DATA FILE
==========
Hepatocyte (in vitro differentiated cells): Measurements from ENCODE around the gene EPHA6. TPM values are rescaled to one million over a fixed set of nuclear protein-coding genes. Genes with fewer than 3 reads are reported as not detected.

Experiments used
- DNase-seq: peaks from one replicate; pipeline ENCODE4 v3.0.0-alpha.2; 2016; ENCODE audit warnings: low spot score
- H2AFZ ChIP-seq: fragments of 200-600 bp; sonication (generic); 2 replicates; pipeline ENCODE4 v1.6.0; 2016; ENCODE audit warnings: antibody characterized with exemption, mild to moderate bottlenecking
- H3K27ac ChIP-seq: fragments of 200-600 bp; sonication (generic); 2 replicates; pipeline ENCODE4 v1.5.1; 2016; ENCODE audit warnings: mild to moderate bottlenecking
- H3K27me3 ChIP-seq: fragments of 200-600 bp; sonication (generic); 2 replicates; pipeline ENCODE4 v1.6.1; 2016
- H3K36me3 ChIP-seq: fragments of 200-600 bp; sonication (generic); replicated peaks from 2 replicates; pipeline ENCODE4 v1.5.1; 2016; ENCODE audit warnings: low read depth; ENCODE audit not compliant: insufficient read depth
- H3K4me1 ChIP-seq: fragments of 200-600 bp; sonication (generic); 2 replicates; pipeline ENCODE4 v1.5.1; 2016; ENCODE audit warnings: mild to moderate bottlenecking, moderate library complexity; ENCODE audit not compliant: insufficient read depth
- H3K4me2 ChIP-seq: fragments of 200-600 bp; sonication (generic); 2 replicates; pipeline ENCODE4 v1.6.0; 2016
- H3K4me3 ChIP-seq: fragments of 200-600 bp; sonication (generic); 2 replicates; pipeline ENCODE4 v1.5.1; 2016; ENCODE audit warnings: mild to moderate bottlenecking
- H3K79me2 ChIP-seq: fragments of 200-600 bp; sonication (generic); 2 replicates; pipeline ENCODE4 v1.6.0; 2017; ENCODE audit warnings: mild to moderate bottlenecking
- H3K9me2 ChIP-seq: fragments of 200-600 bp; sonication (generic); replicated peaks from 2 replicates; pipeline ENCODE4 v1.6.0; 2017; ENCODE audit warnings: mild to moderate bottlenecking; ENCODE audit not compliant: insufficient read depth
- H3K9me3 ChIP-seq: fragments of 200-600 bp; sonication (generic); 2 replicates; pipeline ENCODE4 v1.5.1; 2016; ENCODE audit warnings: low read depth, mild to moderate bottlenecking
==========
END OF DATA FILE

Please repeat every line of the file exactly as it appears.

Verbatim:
Hepatocyte (in vitro differentiated cells): Measurements from ENCODE around the gene EPHA6. TPM values are rescaled to one million over a fixed set of nuclear protein-coding genes. Genes with fewer than 3 reads are reported as not detected.

Experiments used
- DNase-seq: peaks from one replicate; pipeline ENCODE4 v3.0.0-alpha.2; 2016; ENCODE audit warnings: low spot score
- H2AFZ ChIP-seq: fragments of 200-600 bp; sonication (generic); 2 replicates; pipeline ENCODE4 v1.6.0; 2016; ENCODE audit warnings: antibody characterized with exemption, mild to moderate bottlenecking
- H3K27ac ChIP-seq: fragments of 200-600 bp; sonication (generic); 2 replicates; pipeline ENCODE4 v1.5.1; 2016; ENCODE audit warnings: mild to moderate bottlenecking
- H3K27me3 ChIP-seq: fragments of 200-600 bp; sonication (generic); 2 replicates; pipeline ENCODE4 v1.6.1; 2016
- H3K36me3 ChIP-seq: fragments of 200-600 bp; sonication (generic); replicated peaks from 2 replicates; pipeline ENCODE4 v1.5.1; 2016; ENCODE audit warnings: low read depth; ENCODE audit not compliant: insufficient read depth
- H3K4me1 ChIP-seq: fragments of 200-600 bp; sonication (generic); 2 replicates; pipeline ENCODE4 v1.5.1; 2016; ENCODE audit warnings: mild to moderate bottlenecking, moderate library complexity; ENCODE audit not compliant: insufficient read depth
- H3K4me2 ChIP-seq: fragments of 200-600 bp; sonication (generic); 2 replicates; pipeline ENCODE4 v1.6.0; 2016
- H3K4me3 ChIP-seq: fragments of 200-600 bp; sonication (generic); 2 replicates; pipeline ENCODE4 v1.5.1; 2016; ENCODE audit warnings: mild to moderate bottlenecking
- H3K79me2 ChIP-seq: fragments of 200-600 bp; sonication (generic); 2 replicates; pipeline ENCODE4 v1.6.0; 2017; ENCODE audit warnings: mild to moderate bottlenecking
- H3K9me2 ChIP-seq: fragments of 200-600 bp; sonication (generic); replicated peaks from 2 replicates; pipeline ENCODE4 v1.6.0; 2017; ENCODE audit warnings: mild to moderate bottlenecking; ENCODE audit not compliant: insufficient read depth
- H3K9me3 ChIP-seq: fragments of 200-600 bp; sonication (generic); 2 replicates; pipeline ENCODE4 v1.5.1; 2016; ENCODE audit warnings: low read depth, mild to moderate bottlenecking